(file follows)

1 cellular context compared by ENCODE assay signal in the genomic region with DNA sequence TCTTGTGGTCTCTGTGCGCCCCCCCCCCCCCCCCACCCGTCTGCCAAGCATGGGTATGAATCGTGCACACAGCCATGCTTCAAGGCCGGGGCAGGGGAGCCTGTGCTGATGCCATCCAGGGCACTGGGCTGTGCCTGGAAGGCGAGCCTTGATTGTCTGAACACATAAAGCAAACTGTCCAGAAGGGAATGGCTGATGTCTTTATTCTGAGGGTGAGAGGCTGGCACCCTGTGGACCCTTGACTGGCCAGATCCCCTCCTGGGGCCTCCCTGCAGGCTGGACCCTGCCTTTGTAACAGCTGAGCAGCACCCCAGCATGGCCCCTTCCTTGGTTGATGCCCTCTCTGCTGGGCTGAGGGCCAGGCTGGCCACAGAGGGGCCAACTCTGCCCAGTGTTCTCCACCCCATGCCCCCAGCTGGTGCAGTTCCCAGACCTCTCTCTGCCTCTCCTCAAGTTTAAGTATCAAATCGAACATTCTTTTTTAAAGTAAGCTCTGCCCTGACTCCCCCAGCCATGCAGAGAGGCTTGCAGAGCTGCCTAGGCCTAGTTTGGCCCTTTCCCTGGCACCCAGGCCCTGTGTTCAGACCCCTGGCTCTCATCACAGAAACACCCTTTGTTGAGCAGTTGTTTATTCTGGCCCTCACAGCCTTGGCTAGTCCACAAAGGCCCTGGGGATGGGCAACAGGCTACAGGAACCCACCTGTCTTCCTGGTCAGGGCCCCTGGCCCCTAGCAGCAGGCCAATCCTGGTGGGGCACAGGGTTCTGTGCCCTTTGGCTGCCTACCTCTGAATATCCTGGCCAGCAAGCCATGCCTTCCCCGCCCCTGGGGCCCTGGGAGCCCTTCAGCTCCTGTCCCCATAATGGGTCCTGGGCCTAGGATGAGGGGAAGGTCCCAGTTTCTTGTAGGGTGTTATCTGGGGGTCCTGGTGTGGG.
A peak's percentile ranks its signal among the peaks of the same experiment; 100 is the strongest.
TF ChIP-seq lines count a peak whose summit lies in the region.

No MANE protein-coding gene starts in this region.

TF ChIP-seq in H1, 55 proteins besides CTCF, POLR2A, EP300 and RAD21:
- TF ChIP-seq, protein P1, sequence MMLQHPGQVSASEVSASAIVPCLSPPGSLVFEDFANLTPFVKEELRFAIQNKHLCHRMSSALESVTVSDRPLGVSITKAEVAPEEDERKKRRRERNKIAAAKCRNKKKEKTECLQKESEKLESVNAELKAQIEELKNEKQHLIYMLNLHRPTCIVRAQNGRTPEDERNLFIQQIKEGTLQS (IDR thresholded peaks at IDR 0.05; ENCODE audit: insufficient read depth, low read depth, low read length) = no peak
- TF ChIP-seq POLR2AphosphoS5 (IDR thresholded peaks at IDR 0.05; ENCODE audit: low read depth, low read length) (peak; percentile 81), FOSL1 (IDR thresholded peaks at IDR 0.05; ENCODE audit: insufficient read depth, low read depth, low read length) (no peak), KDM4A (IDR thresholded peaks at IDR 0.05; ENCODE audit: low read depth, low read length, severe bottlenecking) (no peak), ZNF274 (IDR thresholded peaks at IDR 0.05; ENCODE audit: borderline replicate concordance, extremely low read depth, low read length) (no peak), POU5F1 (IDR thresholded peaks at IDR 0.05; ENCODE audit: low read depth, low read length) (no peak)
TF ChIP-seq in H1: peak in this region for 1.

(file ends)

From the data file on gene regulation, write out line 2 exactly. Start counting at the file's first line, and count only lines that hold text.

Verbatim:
A peak's percentile ranks its signal among the peaks of the same experiment; 100 is the strongest.